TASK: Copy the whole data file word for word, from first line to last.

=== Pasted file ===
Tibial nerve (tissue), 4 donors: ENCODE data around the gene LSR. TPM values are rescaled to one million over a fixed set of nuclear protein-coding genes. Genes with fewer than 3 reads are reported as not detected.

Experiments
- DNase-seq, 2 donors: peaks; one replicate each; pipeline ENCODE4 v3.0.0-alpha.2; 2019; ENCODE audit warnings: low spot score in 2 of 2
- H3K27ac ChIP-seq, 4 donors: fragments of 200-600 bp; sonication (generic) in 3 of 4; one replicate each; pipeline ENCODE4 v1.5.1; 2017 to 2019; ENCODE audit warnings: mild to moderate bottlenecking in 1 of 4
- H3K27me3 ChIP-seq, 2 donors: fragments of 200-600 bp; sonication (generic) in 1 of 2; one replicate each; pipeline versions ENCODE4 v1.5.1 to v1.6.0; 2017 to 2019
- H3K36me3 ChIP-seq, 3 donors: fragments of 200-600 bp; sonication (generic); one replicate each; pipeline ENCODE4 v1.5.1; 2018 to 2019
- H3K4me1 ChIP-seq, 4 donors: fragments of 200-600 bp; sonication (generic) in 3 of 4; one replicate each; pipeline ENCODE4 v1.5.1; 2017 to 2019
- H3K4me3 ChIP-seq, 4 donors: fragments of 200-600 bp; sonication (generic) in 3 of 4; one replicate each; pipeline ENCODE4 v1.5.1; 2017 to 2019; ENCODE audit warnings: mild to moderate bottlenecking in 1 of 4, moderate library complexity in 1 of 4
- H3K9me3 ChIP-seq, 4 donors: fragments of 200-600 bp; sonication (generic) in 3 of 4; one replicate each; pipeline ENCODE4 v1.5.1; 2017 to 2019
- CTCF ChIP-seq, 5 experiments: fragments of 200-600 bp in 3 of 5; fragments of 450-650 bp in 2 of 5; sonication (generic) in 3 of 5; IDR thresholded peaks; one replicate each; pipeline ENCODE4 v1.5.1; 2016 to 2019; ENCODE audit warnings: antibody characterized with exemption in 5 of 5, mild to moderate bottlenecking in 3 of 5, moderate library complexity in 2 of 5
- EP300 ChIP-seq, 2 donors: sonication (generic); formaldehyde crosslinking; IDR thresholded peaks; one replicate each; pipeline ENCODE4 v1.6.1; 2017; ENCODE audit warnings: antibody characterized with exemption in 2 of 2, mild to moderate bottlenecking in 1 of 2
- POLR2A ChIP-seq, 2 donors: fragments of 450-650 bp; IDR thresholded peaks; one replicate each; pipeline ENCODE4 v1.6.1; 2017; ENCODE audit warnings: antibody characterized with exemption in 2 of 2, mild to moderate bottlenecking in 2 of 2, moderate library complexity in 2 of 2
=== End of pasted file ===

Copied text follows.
Tibial nerve (tissue), 4 donors: ENCODE data around the gene LSR. TPM values are rescaled to one million over a fixed set of nuclear protein-coding genes. Genes with fewer than 3 reads are reported as not detected.

Experiments
- DNase-seq, 2 donors: peaks; one replicate each; pipeline ENCODE4 v3.0.0-alpha.2; 2019; ENCODE audit warnings: low spot score in 2 of 2
- H3K27ac ChIP-seq, 4 donors: fragments of 200-600 bp; sonication (generic) in 3 of 4; one replicate each; pipeline ENCODE4 v1.5.1; 2017 to 2019; ENCODE audit warnings: mild to moderate bottlenecking in 1 of 4
- H3K27me3 ChIP-seq, 2 donors: fragments of 200-600 bp; sonication (generic) in 1 of 2; one replicate each; pipeline versions ENCODE4 v1.5.1 to v1.6.0; 2017 to 2019
- H3K36me3 ChIP-seq, 3 donors: fragments of 200-600 bp; sonication (generic); one replicate each; pipeline ENCODE4 v1.5.1; 2018 to 2019
- H3K4me1 ChIP-seq, 4 donors: fragments of 200-600 bp; sonication (generic) in 3 of 4; one replicate each; pipeline ENCODE4 v1.5.1; 2017 to 2019
- H3K4me3 ChIP-seq, 4 donors: fragments of 200-600 bp; sonication (generic) in 3 of 4; one replicate each; pipeline ENCODE4 v1.5.1; 2017 to 2019; ENCODE audit warnings: mild to moderate bottlenecking in 1 of 4, moderate library complexity in 1 of 4
- H3K9me3 ChIP-seq, 4 donors: fragments of 200-600 bp; sonication (generic) in 3 of 4; one replicate each; pipeline ENCODE4 v1.5.1; 2017 to 2019
- CTCF ChIP-seq, 5 experiments: fragments of 200-600 bp in 3 of 5; fragments of 450-650 bp in 2 of 5; sonication (generic) in 3 of 5; IDR thresholded peaks; one replicate each; pipeline ENCODE4 v1.5.1; 2016 to 2019; ENCODE audit warnings: antibody characterized with exemption in 5 of 5, mild to moderate bottlenecking in 3 of 5, moderate library complexity in 2 of 5
- EP300 ChIP-seq, 2 donors: sonication (generic); formaldehyde crosslinking; IDR thresholded peaks; one replicate each; pipeline ENCODE4 v1.6.1; 2017; ENCODE audit warnings: antibody characterized with exemption in 2 of 2, mild to moderate bottlenecking in 1 of 2
- POLR2A ChIP-seq, 2 donors: fragments of 450-650 bp; IDR thresholded peaks; one replicate each; pipeline ENCODE4 v1.6.1; 2017; ENCODE audit warnings: antibody characterized with exemption in 2 of 2, mild to moderate bottlenecking in 2 of 2, moderate library complexity in 2 of 2